Module Information

Module Identifier
Module Title
Web Design and the User Experience
Academic Year
Semester 2
Reading List
Other Staff

Course Delivery



Assessment Type Assessment length / details Proportion
Semester Assessment 30 Hours   Evaluation and Design of a website  40%
Semester Exam 2 Hours   Written Exam  60%
Supplementary Assessment Supplemenatry Assessment  Produce a web site that provides users and good user experience.  40%
Supplementary Exam 2 Hours   Supplementary Exam  60%

Learning Outcomes

On successful completion of this module students should be able to:

Critically evaluate the usabilty of a web site.

Describe responsive design, design for accessibility and design for internationalization.

Describe the usability issues of rich content.

Describe the process of good user interface development.

Produce a design of a small, rich content web site interface.

Evaluate usability data using suitable statistics.

Brief description

This course deals with the issue of how web sites should be built in order to make them attractive, understandable and accessible to users. Principles of good interface design are introduced and applied to the issue of creating the user experience.

The course considers the big picture of user experience development, from strategy and requirements to information architecture and visual design, and also considers methods and tools for achieving good interface design.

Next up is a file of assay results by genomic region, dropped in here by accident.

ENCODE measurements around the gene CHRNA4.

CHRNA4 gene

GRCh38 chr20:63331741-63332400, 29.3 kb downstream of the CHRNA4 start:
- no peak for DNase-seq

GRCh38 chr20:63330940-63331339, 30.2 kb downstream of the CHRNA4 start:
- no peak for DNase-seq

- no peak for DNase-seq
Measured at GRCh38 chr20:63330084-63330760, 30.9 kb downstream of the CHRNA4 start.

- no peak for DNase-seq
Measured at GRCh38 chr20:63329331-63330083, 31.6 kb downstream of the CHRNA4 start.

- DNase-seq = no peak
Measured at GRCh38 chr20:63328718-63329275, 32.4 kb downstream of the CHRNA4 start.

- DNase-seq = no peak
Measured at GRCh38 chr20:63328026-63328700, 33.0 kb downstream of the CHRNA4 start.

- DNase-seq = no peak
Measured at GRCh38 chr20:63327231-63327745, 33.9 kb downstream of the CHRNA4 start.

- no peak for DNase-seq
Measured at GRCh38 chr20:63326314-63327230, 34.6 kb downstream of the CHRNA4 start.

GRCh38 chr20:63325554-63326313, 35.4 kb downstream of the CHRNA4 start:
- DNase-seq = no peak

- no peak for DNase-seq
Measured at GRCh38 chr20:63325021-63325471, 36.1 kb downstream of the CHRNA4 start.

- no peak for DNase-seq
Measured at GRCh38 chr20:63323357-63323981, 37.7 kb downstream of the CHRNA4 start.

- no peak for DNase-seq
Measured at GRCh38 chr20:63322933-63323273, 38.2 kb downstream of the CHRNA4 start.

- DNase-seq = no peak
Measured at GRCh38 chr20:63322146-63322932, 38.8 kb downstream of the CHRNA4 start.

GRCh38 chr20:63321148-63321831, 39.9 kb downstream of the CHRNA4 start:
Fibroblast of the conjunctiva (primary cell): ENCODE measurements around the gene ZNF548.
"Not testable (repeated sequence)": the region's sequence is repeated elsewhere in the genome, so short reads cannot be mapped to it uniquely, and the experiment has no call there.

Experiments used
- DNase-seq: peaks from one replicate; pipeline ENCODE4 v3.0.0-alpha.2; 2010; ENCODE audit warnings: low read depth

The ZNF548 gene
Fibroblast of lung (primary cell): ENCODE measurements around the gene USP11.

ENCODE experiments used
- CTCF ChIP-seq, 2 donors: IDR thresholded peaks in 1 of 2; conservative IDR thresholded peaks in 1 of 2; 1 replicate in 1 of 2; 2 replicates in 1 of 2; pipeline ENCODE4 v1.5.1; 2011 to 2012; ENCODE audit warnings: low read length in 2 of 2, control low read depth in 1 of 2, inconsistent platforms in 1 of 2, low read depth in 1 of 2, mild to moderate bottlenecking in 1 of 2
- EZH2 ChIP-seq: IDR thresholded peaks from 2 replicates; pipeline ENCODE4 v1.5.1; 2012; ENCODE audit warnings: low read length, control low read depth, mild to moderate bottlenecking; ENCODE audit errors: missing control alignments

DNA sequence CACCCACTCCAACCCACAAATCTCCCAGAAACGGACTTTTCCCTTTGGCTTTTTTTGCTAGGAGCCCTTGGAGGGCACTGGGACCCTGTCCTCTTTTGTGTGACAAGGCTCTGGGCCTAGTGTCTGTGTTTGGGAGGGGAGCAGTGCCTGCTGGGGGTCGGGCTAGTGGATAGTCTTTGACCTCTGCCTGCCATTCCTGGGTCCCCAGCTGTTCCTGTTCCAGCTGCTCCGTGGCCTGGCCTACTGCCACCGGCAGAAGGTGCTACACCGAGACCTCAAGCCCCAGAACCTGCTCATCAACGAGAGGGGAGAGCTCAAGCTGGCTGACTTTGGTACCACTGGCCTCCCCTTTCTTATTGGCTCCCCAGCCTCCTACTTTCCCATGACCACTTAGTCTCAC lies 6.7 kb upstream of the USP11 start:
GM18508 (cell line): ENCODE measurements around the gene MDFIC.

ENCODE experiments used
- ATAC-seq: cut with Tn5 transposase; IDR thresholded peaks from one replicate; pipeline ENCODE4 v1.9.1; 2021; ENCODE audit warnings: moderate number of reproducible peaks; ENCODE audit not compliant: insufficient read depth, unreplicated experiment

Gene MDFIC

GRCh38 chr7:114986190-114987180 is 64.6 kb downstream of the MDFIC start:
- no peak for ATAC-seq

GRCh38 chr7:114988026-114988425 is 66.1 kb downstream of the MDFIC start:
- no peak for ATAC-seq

Many of our students go into employment as web developers and need a good feel for web design, and almost all software requires an interface. This module covers some of the basic theory and tools that are likely to be important in creating a good user interface. The module should enable a student to work in a development team to produce and evaluate a fully responsive and accessible interface providing good user experience.


1. What is your goal?
Fundamental principles of the user experience. An overview of the user experience as it fits into the objectives of an organization or business.

2. User evaluation of site design
Making prototypes and getting feedback. Usability evaluation of web sites.

3. Beyond design: web analytics and your users
How can you keep track of what your users are doing?

4. What is a user?
Human cognitive abilities, attention, short-term memory, accessibility issues.

5. What is design?
Principles of design, Standards. Checklists. Is your system usable and your content findable, desirable and accessible? Rich pictures. Use case analysis. Dataflow diagrams. State diagrams. Hierarchical Task Analysis. Wireframe designs.

6. How to deal with rich content for the web –
Your design will inevitably involve multimedia. How do you create attractive and appropriate material? How can it improve the user experience?

7. Web site aesthetics
Planning appropriate use of colour, typography. The Golden ratio, using proportions.

8. Responsive design and advanced CSS: the present and the future
Creating dynamic changes to the appearance of a website - an approach to the problem of designing for the multitude of available devices. Designing for novel interfaces

9. Accessibility
Discussion of the web initiatives to make web content accessible. This will look at international guides on producing accessible sites. Of particular focus for anyone working on projects funded by the public sector.

10. Internationalisation
How do you make your site available outside the UK and to non-English speakers?

Module Skills

Skills Type Skills details
Communication In the assignment associated with the module
Information Technology In the assignment associated with the module
Subject Specific Skills Web site design and evaluation.


This module is at CQFW Level 5